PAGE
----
There is a very enjoyable—almost addictive—website called tvtropes.org which addresses some of these very issues in especially hilarious ways. A good starting point is their National Stereotypes page. At the bottom they have a list of examples of stereotypes by region (check out the US and Spain!). We can see many of these kinds of stereotypes in their Hollywood Atlas which explains some of the ways in which Hollywood movies tend to give us overly simplified or exaggerated images of different places and cultures around the world: Eagleland, Spexico, Toros y Flamenco.
One of my favorite examples of one culture caricaturing another is in Toy Story 3. Watch this short video clip to see the American version of a “Spanish” Buzz Lightyear. The music helps to emphasize the American image of a Spanish Buzz who is a kind of caballero encantador that dances to flamenco with the obligatory rose in mouth. Interestingly, the Youtube comments mention that in the Spanish version of the film Buzz changes modes and begins speaking with an Andalusian accent. Depending on how this change is portrayed in the film I wonder how you all as andaluces interpret this change of accent in the movie. Is it unimportant, funny or perhaps even offensive?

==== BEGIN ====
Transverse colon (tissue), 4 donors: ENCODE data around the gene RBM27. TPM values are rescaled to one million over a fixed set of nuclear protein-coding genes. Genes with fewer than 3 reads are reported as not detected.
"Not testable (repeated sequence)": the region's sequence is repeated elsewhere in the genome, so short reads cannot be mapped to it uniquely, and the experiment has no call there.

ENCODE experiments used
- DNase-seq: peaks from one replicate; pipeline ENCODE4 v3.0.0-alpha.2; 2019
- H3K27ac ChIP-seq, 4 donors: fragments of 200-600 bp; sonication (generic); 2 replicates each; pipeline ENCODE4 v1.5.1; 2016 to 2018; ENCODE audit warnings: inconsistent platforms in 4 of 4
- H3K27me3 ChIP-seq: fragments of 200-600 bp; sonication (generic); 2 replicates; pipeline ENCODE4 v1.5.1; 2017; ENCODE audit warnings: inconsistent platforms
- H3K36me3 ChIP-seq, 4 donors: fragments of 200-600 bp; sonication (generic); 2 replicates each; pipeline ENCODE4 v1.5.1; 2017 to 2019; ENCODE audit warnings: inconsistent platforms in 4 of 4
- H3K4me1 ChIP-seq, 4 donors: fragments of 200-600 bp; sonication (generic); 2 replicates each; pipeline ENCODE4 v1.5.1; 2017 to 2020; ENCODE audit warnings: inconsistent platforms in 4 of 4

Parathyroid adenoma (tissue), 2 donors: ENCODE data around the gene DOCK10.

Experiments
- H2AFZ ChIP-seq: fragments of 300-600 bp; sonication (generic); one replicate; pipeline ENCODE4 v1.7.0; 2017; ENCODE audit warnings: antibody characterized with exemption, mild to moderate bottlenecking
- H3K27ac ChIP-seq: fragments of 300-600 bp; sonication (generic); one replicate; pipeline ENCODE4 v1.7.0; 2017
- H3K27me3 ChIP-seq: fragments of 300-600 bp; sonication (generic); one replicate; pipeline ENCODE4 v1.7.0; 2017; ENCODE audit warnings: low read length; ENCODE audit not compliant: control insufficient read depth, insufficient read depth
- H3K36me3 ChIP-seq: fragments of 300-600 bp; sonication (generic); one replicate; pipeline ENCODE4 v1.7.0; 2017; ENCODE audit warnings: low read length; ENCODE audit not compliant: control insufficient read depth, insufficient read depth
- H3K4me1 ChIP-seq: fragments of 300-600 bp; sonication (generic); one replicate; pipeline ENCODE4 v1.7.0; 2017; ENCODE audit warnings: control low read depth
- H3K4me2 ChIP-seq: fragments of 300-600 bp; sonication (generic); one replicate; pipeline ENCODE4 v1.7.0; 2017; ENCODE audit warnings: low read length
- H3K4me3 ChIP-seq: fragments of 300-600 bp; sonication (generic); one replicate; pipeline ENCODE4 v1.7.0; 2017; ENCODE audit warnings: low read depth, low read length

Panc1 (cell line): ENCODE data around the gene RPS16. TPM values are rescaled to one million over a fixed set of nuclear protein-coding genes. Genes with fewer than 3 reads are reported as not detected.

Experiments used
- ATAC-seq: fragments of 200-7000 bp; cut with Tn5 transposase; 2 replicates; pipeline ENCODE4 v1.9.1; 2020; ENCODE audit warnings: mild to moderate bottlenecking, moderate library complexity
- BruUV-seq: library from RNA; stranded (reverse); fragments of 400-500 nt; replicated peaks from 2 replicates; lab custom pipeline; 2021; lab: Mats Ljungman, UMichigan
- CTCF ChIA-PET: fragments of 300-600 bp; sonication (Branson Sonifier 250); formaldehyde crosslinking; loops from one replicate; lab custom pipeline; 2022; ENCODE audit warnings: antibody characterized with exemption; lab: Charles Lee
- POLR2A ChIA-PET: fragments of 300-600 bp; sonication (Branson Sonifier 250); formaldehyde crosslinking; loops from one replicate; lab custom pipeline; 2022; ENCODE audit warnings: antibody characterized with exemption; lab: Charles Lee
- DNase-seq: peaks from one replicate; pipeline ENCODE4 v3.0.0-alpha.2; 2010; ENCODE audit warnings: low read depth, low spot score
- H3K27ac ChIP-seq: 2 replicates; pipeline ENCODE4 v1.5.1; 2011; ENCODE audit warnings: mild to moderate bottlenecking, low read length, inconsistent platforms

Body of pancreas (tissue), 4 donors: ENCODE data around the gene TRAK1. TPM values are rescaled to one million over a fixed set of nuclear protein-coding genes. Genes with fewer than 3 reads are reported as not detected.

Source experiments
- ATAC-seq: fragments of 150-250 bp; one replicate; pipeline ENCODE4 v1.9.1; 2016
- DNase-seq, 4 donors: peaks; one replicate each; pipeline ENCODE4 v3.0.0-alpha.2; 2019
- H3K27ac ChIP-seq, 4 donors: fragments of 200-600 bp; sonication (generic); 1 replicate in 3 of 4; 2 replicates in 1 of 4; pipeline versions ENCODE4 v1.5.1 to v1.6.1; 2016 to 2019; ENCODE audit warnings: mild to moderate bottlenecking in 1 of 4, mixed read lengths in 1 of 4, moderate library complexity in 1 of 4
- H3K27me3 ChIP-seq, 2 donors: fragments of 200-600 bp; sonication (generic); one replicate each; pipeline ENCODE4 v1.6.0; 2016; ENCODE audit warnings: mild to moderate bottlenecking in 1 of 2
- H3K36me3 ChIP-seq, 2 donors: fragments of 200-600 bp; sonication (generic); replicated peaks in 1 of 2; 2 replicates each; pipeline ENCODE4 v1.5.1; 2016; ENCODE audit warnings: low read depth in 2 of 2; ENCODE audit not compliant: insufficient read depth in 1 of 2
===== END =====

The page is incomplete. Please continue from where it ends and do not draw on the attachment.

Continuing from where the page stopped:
Even though some these situations may be funny as we can see in the tvtropes articles, what are some of the possible problems that arise from the use of stereotypes in cinema? Is it okay to learn about other cultures from TV and the movies? Can we trust the information we are given by entertainment media? Which Hollywood stereotypes do you agree with and which do you reject (for example, depictions of true love, delivering the bad guy to justice, the damsel in distress vs. the strong macho hero etc.)? What are some movies or TV shows that you like to watch that give you an image of American culture? What image of the United States do those movies paint for you? Give examples from specific TV and film or link to scenes on Youtube to support your arguments.